In our physical analogy the colorful background of the spectrum is crossed in numerous places dark absorption markings known as Fraunhofer lines. These come about when a given substandard betrays its presence and identifies itself by "blotting up" the particular wave length of color that comes at its characteristic spot on the spectrum. Our "Fraunhofer lines," then, will represent classic historical traditions within the realm of Christian ecclesiology.

We must distinguish the classic traditions that arose and defined themselves during the Reformation period of the 16th to 18th centuries from the modern denominations that represent these traditions on the current scene. The historical exigencies of the interim have had the effect of somewhat modifying, breaking up and blunting the classical types; probably no modern denomination stands as a pure specimen of its own tradition. At the same time, however, no modern denomination can be divorced from its own tradition; it is necessarily a product and to that extent a representative of its own past.

The Classic Lineup

With some confidence we can plot The Fraunhofer lines of the classic ecclesiological traditions; to plot similar lines for the complex alignments of contemporary denominationalism would be a much more difficult and ticklish undertaking. Nevertheless, the classic lineup can tell us a great deal about the current situation, for it is out of that lineup that the current situation has derived.

The "high" end of our spectrum is the violet range, representing the ultrachurchly traditions of Roman Catholicism and Eastern Orthodoxy (with the Orthodox falling somewhat down the scale from the Roman Catholics). Here the church is understood predominantly as a

  • Hierarchically authoratative (i.e., priest-dominated),
  • Formally constituted (i.e., priest-dominated),
  • Territorially comprehensive (i.e., the church is coincident with the community and the citizenry belongs to the church as a matter of course),
  • Institution (as over against a fellowship, community, or Gemeinde) transmitting,
  • An objective deposit of grace through
  • Ex opere operato sacraments administered by
  • A sacrosanct priesthood.

Moving down the spectrum we come to indigo, the high church sector into which the Anglo-Catholic tradition naturally falls. The appropriateness of this indigo range is clearly demonstrated in the reluctance of the Episcopal and Anglican churches to have themselves identified with either violet Catholicism on the one side or blue Protestant churchism on the other. Here is "a middle way" if not "the middle way."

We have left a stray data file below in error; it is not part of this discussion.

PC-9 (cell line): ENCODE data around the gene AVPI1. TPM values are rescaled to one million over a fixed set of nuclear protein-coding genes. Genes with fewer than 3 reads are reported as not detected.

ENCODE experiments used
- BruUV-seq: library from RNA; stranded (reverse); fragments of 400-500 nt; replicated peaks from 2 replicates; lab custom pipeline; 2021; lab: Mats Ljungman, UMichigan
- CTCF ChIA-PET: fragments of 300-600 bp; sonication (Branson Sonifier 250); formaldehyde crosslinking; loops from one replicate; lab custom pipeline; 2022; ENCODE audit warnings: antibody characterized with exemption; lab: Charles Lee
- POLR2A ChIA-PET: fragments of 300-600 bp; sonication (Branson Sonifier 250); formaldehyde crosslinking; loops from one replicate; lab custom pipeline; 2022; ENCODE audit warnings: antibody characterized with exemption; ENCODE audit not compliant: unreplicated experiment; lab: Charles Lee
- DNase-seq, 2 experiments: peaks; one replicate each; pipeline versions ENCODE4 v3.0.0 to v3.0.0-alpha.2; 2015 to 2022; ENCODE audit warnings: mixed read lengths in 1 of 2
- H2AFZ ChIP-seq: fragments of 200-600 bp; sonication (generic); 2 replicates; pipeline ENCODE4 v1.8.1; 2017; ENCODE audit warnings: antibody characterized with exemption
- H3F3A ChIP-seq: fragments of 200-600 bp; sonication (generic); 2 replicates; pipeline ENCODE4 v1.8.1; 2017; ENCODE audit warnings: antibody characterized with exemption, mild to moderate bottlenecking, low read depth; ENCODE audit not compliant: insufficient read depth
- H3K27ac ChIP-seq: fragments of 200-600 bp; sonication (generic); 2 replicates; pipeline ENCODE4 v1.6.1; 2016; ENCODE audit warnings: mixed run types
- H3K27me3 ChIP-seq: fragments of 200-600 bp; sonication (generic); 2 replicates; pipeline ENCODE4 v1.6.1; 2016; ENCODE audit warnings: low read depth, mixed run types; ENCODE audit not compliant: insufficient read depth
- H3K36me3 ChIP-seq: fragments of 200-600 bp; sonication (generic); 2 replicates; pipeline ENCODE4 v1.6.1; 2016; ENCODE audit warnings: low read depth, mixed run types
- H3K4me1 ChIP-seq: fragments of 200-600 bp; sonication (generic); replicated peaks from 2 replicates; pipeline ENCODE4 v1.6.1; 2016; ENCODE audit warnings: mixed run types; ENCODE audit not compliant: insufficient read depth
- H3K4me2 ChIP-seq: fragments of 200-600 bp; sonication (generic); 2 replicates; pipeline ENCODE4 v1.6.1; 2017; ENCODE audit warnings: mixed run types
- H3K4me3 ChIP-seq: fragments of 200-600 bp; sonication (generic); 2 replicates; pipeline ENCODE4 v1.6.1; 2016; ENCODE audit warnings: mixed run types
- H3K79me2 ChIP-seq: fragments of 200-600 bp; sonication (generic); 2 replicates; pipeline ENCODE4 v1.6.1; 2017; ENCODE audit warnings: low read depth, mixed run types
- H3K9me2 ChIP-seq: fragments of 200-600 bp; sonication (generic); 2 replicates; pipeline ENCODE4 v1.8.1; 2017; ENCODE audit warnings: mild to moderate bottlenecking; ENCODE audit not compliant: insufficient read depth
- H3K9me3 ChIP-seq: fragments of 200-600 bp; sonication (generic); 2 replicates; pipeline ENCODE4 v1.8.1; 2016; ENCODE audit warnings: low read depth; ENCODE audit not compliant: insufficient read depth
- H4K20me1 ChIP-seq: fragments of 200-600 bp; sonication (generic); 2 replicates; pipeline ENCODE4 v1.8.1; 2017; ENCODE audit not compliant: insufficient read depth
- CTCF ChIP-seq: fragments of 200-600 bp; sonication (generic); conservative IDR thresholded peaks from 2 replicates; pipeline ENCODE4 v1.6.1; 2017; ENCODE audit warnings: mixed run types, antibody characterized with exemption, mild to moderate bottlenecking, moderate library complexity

The blue sector is the established; churchly wing of Protestantism, represented by Lutheranism, then Calvinism, with British Puritanism perhaps skirting down into the greenish hues. Now

  • Hierarchical control is greatly weakened although there is still a strong clergy-laity distinction.
  • The life of the church is still rather highly prescribed but perhaps less so than in the violet and indigo.
  • There is no change as to territorial comprehension.
  • The church still is essentially an institution.
  • There has been a radical shift at this point, for the "objective deposit" now is understood as
  • "the Word of God," a much more personal and subjective entity than the sacraments. However this "Word" is still highly objectivized through emphasis on its dogmatic definition in creed, confession, and symbol. It must therefore be administered by
  • an academically-theologically qualified clergy.

the green sector includes most of the churches of a particularly British development, the "free church" tradition, running from British Puritanism up near the blue through Congregationalism and Wesleyan Methodism. Here there is a "loosening up" in all categories, but the drastic change comes in

  • Territorial comprehension, because the church is now disestablished and membership is voluntary.
  • Religious experience, rather than dogmatic definition has grown in prominence, but
  • a rather strong institutional bent is still seen in the retention of such churchly accouterments as infant baptism, creeds, clerical authority, vestments, etc.